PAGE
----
Welcome to FCRSA Health Section The Flat-Coated Retriever Society of America, Inc. takes the health of its Flat-Coats very seriously. Health Concerns for Flat-Coated Retrievers include cancer, hip dysplasia, and luxating patellas. The Sharon Myres Health Committee was organized in 1995 to improve the genetic health of Flat-Coated Retrievers. As a result of the committee's efforts, the FCRSA is taking several steps to improve the health of our breed.
If you own a Flat-coat 11 or older, please consider participating in this UC Davis study sponsored by The Flat-coated Retriever Foundation.
About the study: “Cancer represents one of the major causes of mortality in dogs. Many current studies are aimed at trying to identify genes associated with diseases in dogs including heart disease and cancer, but we are looking to see if there might exist ‘protective genes’ that could help protect against these same life-limiting diseases in the dog. We have used genome wide association to screen for genes that are possibly associated with longevity in aged golden retrievers. It is hoped that identification of such genes might help us to understand why some individual dogs or dog breeds live longer, and we sincerely hope that it might someday lead to improved lifespans for our faithful companions.”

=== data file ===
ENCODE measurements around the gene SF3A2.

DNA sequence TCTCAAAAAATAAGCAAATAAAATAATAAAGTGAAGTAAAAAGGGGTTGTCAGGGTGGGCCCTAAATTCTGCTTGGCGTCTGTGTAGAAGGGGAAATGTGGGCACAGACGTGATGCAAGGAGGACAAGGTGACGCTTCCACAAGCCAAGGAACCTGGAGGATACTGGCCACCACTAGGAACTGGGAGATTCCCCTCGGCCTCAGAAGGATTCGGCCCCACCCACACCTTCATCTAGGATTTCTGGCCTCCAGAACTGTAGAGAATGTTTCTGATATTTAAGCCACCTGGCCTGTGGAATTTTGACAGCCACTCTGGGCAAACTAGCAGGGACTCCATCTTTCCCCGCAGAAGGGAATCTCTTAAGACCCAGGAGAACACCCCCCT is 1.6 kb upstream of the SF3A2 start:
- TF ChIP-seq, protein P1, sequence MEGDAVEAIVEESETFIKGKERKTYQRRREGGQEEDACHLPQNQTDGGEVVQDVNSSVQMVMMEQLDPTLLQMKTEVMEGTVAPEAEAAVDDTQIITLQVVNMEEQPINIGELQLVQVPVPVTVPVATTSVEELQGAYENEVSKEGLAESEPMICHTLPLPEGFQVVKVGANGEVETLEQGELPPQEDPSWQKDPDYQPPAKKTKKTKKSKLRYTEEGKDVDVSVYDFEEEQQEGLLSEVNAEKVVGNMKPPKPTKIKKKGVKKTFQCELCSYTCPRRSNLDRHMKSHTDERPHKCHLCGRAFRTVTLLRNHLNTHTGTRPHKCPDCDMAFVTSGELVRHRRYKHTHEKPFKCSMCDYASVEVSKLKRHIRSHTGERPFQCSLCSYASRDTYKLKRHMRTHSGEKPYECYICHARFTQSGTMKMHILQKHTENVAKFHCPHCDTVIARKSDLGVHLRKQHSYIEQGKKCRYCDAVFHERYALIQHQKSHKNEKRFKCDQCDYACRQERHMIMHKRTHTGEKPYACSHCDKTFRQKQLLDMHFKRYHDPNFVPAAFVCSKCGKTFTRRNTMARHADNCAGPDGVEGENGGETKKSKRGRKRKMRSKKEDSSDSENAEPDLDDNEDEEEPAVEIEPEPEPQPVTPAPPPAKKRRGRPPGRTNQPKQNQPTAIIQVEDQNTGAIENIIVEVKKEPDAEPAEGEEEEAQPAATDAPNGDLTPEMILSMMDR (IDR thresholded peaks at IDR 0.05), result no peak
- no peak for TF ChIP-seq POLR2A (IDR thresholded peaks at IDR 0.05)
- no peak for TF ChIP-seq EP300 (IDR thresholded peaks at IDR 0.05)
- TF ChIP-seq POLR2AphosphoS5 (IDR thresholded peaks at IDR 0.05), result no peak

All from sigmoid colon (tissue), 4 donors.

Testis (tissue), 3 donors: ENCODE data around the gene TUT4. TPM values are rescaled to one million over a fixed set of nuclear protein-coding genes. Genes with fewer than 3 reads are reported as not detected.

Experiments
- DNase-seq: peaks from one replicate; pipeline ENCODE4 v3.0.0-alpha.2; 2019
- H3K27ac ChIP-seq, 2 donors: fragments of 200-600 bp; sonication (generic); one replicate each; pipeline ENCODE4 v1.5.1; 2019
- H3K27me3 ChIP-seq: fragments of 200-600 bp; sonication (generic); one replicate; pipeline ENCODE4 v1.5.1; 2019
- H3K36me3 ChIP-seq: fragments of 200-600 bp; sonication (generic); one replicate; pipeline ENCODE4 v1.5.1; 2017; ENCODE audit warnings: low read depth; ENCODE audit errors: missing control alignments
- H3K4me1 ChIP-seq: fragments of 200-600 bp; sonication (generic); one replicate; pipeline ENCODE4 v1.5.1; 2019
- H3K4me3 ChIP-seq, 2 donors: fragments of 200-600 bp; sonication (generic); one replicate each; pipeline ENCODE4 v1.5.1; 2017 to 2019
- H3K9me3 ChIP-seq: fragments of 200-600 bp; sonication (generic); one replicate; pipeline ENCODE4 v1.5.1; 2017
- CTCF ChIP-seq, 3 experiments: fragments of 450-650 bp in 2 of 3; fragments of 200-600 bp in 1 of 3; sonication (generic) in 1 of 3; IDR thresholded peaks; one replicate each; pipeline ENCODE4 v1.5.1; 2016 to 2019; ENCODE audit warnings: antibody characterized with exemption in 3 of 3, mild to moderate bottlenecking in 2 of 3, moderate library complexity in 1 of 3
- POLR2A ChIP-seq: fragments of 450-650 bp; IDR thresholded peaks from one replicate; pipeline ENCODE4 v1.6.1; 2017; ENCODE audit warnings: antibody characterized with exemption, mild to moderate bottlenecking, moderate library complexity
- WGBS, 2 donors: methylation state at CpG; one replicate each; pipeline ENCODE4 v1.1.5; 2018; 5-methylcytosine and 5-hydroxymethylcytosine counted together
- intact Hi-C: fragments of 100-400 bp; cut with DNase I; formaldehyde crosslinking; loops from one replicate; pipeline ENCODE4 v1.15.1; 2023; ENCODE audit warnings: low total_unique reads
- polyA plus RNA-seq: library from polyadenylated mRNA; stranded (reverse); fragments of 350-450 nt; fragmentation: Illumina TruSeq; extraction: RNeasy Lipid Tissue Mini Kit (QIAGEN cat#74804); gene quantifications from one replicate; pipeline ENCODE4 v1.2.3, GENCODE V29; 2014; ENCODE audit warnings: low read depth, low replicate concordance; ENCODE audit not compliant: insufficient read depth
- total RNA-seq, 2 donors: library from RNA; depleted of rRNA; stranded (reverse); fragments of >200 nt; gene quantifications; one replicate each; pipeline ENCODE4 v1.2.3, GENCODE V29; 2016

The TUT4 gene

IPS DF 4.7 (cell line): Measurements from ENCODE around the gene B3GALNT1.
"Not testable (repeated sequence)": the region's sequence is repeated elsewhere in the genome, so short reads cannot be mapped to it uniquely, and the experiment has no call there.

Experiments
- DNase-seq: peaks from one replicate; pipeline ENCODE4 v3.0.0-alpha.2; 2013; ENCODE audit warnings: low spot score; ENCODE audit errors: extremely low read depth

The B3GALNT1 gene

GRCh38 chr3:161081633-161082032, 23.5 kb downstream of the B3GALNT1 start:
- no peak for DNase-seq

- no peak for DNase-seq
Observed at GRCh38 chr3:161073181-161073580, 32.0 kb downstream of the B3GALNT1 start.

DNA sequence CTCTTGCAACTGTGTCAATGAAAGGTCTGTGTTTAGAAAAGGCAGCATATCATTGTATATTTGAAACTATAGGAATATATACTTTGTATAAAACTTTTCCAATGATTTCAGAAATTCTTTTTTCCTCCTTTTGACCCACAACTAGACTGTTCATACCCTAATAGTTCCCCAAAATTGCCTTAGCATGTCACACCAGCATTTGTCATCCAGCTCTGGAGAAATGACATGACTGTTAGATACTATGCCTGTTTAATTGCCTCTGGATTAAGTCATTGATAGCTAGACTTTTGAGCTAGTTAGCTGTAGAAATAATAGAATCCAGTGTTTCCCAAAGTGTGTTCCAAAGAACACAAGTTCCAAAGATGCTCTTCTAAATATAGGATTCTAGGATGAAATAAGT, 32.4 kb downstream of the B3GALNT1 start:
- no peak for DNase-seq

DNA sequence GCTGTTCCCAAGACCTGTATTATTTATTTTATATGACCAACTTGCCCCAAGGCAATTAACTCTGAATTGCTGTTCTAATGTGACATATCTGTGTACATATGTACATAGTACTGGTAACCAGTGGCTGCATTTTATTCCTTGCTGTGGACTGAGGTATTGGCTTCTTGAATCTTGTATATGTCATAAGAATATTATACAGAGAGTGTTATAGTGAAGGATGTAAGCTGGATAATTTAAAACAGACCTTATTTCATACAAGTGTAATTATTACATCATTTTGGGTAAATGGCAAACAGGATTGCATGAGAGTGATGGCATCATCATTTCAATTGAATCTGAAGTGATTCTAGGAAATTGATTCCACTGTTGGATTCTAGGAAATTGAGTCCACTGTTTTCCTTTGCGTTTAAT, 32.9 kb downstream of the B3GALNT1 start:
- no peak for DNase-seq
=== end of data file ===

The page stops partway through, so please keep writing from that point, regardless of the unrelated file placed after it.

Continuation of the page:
The Flat-Coated Retriever Society of America is
committed to protecting and advancing the
interests of the breed through health, education,
research, responsible breeding and rescue.
About the Flat-Coated Retriever
A determined hunting dog with a small head and mouth can retrieve a large bird, but will not be able to hold it as gently and securely and retrieve repetitively with as much stamina and longevity as the dog with the long head, long muzzle and large, strong jaws.